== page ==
4.6 Million Snapchat Usernames and Phone Numbers Leaked

The site is no longer available; but the database has undoubtedly been downloaded by both researchers and more dubious elements
The site is no longer available; but the database has undoubtedly been downloaded by both researchers and more dubious elements

Following this full disclosure Snapchat issued a brief statement, concluding, "Theoretically, if someone were able to upload a huge set of phone numbers, like every number in an area code, or every possible number in the U.S., they could create a database of the results and match usernames to phone numbers that way. Over the past year we’ve implemented various safeguards to make it more difficult to do. We recently added additional counter-measures and continue to make improvements to combat spam and abuse."

The implication is that snapchatters had nothing to fear and should just carry on. It was wrong. A few days later a site, registered in Panama on 31 December and called SnapchatDB.info appeared on the internet. It reportedly made available a database of 4.6 million Snapchat usernames and phone numbers (minus their last two digits). The site is no longer available; but the database has undoubtedly been downloaded by both researchers and more dubious elements (it is apparently available on Mega).

TechCrunch contacted the hackers, and was told, "Our motivation behind the release was to raise the public awareness around the issue, and also put public pressure on Snapchat to get this exploit fixed... We used a modified version of gibsonsec’s exploit/method. Snapchat could have easily avoided that disclosure by replying to Gibsonsec’s private communications, yet they didn’t."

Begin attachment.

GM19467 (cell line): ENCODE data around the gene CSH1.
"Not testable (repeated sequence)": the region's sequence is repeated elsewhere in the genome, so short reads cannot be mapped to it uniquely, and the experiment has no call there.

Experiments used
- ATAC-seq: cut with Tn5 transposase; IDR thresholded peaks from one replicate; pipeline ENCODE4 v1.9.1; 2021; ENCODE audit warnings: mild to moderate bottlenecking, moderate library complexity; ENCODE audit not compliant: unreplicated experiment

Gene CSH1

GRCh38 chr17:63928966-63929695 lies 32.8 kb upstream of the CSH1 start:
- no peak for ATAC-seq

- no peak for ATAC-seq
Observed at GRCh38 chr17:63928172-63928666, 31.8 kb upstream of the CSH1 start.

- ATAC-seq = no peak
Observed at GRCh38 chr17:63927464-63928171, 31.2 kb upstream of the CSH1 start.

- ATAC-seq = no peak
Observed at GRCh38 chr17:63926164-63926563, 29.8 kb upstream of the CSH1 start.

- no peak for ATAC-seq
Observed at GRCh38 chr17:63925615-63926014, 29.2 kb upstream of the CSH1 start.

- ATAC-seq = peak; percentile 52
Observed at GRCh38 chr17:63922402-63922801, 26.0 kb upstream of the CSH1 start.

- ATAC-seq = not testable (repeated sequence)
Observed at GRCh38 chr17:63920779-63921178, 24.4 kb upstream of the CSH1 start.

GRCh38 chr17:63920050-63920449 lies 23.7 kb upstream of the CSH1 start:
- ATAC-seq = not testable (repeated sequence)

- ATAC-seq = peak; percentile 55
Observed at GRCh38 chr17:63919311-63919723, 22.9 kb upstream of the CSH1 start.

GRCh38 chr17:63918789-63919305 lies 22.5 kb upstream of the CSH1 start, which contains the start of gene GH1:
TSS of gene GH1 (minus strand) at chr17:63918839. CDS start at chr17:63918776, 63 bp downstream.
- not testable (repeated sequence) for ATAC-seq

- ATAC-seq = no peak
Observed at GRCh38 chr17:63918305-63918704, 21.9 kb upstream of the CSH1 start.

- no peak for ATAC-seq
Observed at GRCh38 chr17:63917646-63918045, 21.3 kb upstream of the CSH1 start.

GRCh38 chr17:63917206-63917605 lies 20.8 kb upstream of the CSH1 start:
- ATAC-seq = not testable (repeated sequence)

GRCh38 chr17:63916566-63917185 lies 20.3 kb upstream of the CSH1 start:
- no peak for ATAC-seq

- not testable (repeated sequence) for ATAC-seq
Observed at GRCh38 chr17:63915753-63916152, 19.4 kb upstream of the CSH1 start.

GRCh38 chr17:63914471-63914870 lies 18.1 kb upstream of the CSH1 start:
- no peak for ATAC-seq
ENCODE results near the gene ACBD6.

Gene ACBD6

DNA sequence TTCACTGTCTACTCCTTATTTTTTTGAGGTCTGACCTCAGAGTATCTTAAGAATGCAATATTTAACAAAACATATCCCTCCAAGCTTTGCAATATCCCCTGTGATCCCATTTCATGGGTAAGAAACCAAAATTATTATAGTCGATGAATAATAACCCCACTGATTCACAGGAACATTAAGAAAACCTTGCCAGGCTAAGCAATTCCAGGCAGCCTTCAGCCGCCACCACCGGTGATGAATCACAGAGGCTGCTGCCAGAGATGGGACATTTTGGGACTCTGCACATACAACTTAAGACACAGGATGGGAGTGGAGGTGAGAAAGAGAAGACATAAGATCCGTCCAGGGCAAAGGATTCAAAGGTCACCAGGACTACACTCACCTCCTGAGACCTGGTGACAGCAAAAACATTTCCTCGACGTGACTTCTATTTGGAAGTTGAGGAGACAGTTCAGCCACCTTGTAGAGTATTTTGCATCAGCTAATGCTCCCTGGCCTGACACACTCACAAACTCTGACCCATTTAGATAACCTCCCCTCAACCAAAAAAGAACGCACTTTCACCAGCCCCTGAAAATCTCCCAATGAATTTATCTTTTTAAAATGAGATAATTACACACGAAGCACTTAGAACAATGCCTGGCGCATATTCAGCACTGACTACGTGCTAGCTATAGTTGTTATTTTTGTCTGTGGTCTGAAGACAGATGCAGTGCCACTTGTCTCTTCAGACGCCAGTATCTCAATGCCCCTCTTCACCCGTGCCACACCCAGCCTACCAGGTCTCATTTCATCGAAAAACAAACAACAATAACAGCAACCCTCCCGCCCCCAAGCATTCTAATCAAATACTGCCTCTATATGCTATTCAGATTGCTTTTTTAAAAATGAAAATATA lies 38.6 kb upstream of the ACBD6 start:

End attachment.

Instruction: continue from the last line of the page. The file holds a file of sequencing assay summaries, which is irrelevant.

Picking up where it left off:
For its part, GibsonSec has denied involvement, although it clearly has access to the database. It has provided a lookup facility for concerned users to check whether their details are included in the leak (which only affects specific areas in America). It also offers some basic advice: "If your data has been leaked, don't freak out! There are a few things you can do if you've been affected."

First and foremost, it suggests, "you can delete your Snapchat account," but points out, "this won't remove your phone number from the already circulating leaked database. If you feel that you'd rather unscrupulous entities not potentially have your phone number, you're free to contact your phone TelCo, and request that they give you a new number. If you detail the breach, they'll almost certainly give you a new one."

Although the hackers removed the last two digits of the phone numbers before publishing the database, this is unlikely to prevent determined adversaries from locating the full number relating to the associated username. "And, of course, it’s possible that you have been flirting with someone via Snapchat that you didn’t want to have access to your phone number," warns security expert Graham Cluley. "Snapchat, you will remember, is designed to let you send a sexy snap that is only supposed to be viewable for a few seconds before it is destroyed."

The hackers themselves commented on their site, “People tend to use the same username around the web so you can use this information to find phone number information associated with Facebook and Twitter accounts, or simply to figure out the phone numbers of people you wish to get in touch with."

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